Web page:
Sessions at DjangoCon US 2011 about Python

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Tuesday 6th September 2011

  • Confessions of Joe Developer

    by Daniel Greenfeld

    Over the course of 6 years of Python development at NASA, Revsys, and Eldarion; Daniel Greenfeld has picked up a lot of easy tricks stolen from the best and brightest in the Python community that make him look good in front of his peers and clients. And now, at great risk to his career and reputation, he is going to show you how he does it.

    Highlights:

    • Get the most out of the least amount of work.
    • Being forgetful is responsible for open source development.
    • Using commonly available tools to make you look like you know what you are doing.
    • All the sample code is accessible outside the slides

    At 11:20am to 12:00pm, Tuesday 6th September

  • Monkeying Around with Python at New Relic

    by Graham Dumpleton

    This session will cover the challenges of creating a production application performance monitoring system for Python. It includes an overview of the architecture of the system, as well as how it hooks into Django and captures details about web transactions, database transactions, memcache requests, exceptions and much more.

    This session provides a technical review of the challenges associated with instrumenting Python for production monitoring. How do you place monitoring hooks into code that cannot be modified directly in order to collect meaningful performance data? Concepts covered in this session will include:

    • Using context manager objects to time execution of code.
    • Using context manager objects to catch details of exceptions.
    • Applying a context manager to functions using wrappers and decorators.
    • Applying a context manager to WSGI applications and components.
    • How to go about applying the above to existing code using monkey patching.
    • Deriving the name of a wrapped object for identification purposes.
    • Using post import hooks as a means to trigger monkey patching.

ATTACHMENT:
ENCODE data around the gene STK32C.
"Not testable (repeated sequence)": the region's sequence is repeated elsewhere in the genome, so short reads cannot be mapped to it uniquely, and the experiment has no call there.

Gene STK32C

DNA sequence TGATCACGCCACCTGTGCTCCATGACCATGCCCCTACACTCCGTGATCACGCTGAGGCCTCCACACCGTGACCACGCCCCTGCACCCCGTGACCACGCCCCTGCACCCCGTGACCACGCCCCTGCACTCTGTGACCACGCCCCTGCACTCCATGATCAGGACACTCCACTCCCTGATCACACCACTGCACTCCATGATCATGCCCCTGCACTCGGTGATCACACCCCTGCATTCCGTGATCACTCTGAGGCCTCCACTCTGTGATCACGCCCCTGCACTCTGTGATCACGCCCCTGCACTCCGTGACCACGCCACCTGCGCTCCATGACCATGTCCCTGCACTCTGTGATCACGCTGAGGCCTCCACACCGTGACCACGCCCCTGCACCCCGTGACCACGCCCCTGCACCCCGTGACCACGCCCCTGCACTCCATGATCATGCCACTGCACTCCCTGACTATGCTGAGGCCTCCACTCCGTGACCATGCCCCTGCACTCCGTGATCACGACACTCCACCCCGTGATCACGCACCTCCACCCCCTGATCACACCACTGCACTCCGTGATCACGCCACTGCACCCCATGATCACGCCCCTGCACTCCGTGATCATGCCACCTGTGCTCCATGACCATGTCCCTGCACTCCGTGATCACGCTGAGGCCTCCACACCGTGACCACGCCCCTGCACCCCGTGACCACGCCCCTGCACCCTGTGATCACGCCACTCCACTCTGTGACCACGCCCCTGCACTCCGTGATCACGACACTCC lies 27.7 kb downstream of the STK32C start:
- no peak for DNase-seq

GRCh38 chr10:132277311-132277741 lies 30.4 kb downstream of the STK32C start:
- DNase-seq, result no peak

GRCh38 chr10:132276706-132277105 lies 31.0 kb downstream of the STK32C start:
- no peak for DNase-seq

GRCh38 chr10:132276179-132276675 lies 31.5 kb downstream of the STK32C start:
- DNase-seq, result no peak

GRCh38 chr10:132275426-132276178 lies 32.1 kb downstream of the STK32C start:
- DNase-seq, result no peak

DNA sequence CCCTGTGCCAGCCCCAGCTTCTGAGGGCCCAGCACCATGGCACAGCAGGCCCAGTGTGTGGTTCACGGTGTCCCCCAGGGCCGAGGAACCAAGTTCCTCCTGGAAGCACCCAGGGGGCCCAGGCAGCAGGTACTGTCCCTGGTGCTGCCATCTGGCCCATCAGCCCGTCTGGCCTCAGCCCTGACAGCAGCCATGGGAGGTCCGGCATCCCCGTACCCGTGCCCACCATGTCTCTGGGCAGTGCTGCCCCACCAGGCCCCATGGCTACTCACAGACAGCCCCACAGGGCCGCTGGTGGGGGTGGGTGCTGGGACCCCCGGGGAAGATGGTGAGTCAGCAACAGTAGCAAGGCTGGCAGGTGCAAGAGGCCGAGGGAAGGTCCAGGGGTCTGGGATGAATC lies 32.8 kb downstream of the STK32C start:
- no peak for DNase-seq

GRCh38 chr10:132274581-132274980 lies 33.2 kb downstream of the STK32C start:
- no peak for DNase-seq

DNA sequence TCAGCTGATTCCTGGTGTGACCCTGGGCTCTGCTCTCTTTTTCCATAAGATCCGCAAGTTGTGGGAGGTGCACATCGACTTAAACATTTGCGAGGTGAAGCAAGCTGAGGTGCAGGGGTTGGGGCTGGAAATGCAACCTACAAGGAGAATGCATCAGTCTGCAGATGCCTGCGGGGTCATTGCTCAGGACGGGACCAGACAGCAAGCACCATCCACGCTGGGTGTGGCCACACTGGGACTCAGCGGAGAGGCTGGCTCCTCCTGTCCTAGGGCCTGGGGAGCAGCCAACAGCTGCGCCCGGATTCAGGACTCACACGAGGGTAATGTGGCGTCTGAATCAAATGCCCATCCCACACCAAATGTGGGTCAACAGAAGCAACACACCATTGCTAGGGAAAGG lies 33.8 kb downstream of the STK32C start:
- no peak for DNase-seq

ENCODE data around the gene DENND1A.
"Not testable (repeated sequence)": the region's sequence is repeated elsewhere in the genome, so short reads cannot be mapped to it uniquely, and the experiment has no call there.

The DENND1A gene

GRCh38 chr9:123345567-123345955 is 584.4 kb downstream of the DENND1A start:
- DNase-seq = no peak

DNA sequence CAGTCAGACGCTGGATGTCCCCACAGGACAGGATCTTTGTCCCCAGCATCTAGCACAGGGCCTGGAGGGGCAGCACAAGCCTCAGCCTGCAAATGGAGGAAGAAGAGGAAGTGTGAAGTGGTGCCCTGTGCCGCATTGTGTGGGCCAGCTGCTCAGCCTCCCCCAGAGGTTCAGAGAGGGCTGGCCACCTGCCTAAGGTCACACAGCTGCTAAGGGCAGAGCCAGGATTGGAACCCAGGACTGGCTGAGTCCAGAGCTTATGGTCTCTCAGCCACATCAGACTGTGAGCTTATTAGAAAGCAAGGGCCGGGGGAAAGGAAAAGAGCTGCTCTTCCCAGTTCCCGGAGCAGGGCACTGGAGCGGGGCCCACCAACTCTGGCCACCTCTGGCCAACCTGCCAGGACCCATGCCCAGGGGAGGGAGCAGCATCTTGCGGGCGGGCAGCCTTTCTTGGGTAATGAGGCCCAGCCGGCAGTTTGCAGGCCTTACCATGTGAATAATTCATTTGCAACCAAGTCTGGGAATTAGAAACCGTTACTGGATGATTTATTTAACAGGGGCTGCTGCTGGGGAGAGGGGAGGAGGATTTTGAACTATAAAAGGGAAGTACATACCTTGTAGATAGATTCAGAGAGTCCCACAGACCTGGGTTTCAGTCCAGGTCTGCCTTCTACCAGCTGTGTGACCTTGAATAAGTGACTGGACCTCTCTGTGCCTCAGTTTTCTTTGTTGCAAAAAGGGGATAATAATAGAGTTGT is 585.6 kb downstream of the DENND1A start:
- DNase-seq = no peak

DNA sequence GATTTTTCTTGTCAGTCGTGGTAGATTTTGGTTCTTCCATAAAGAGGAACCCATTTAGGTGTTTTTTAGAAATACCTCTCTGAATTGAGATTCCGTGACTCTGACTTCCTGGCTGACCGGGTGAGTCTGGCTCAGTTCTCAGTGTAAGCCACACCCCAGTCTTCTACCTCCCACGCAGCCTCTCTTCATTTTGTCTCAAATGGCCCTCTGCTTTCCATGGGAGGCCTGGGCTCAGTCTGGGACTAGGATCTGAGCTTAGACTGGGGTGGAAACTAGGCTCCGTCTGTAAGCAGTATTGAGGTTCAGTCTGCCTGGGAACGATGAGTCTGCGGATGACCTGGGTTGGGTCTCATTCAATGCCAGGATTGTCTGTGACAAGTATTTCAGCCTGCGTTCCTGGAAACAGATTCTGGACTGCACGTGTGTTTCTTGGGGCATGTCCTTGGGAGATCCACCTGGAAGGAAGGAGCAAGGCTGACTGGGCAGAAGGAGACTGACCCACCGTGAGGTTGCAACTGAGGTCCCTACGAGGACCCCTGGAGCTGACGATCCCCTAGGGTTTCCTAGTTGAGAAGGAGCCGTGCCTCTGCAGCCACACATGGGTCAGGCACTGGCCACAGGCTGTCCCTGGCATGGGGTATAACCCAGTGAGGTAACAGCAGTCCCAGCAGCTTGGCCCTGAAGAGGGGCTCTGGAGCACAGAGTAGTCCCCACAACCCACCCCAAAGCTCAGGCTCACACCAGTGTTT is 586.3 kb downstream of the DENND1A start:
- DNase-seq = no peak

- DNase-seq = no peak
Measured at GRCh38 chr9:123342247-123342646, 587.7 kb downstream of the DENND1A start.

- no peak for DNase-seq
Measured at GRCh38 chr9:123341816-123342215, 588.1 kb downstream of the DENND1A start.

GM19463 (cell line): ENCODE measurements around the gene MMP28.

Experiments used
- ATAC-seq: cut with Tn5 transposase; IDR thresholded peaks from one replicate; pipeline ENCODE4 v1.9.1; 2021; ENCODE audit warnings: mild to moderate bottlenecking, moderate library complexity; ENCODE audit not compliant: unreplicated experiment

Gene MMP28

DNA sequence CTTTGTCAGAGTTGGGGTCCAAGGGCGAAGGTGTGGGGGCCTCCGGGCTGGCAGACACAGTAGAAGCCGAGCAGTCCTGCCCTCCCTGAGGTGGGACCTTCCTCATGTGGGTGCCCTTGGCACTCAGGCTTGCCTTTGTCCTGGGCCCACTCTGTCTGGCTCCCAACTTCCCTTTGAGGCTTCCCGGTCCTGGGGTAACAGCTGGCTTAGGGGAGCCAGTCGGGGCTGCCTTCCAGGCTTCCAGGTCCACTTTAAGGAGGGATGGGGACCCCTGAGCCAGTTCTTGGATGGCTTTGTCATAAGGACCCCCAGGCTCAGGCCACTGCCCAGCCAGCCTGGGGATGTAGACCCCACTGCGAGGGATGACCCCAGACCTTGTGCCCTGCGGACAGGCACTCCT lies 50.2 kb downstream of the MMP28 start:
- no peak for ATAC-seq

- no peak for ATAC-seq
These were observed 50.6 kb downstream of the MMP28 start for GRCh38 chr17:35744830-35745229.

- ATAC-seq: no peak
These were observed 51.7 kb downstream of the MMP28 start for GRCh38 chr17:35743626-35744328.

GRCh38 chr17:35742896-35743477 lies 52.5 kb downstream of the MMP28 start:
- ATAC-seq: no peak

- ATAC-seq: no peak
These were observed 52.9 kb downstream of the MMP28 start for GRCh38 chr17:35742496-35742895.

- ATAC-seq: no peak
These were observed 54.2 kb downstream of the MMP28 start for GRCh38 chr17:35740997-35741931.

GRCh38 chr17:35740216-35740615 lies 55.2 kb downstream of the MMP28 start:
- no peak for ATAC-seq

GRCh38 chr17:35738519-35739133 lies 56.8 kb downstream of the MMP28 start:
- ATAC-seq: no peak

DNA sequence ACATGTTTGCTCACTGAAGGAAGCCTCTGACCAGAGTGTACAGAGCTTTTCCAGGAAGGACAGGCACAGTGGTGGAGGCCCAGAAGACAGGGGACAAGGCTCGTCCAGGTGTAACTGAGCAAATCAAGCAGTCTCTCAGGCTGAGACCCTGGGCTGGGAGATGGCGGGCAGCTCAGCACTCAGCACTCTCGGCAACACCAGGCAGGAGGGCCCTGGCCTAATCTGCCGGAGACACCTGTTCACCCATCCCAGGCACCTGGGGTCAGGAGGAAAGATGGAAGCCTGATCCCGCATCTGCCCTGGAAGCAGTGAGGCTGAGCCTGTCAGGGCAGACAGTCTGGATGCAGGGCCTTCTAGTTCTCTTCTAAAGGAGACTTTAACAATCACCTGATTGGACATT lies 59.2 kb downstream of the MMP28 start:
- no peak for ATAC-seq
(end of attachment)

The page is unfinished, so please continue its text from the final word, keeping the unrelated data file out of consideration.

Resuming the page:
• Driving the process of monkey patching from a configuration file.

    The talk includes real-world examples of how these mechanisms have been used to add instrumentation to the Django web framework in order to collect actionable performance data.

    At 11:20am to 12:00pm, Tuesday 6th September

Thursday 8th September 2011

  • Teaching Django to Comrades

    by Issac Kelly

    Inevitably you're going to run into somebody who wants to learn Django, or maybe both Python and Django. This talk will help you make it less painful for them.

    20 months ago, Issac started learning Django and Python on his own. He got miserably stuck and did lots of things poorly. With a load of help from the community, 6 months later he was competent, and confident enough to use Django for his clients.

    Later that year, his company hired it's first employee, who also, didn't previously know Python or Django, and this summer, they hired an intern... who knew some Python, and no Django.

    Come see what we did to accelerate the process of going from 0 to $ in Django.

    At 1:30pm to 2:10pm, Thursday 8th September

  • Taming dependencies with pip

    by Carl Meyer

    Dependency management sucks. Pip provides some options for making it suck a bit less, but not all of them are immediately obvious. This talk will cover a number of strategies for making your deployments faster and more reliable, and demonstrate how to implement them in practice.

    Areas we'll cover:

    - Easy wins: requirements files, version-pinning, virtualenv, PyPI mirrors.

    - One single point of failure is bad, multiple single points of failure are worse: kick your PyPI addiction with find-links, bundling sdists, "vendoring", or your own package index. We'll go over how each of these looks in a real project, and the tradeoffs with each.

    This talk will assume basic knowledge of pip and requirements files; we'll be covering intermediate and advanced usage.

    At 3:30pm to 4:10pm, Thursday 8th September

  • Y'all Wanna Scrape with Us? Content Ain't a Thing: Web Scraping With Our Favourite Python Libraries

    by Katharine Jarmul

    Love or hate them, the top python scraping libraries have some hidden gems and tricks that you can use to enhance, update and diversify your Django models. This talk will teach you more advanced techniques to aggregate content from RSS feeds, Twitter, Tumblr and normal old web sites for your Django projects.

    OUTLINE

    • lxml fu: etree vs html
    • lxml faves: iterlinks, prev/next, strip_tags, linepos
    • incorporating xpath
    • building your xml views/templates with lxml (this bullet is optional: may not have time but would love to hear if folks might find this useful)
    • learning how to build a good JSON API handler: what you can learn from some amazing api handlers when you have to build your own
    • feedparser, HTMLParser, re: the quick & dirty ways to parse when LXML isn't fast enough

    At 3:30pm to 4:10pm, Thursday 8th September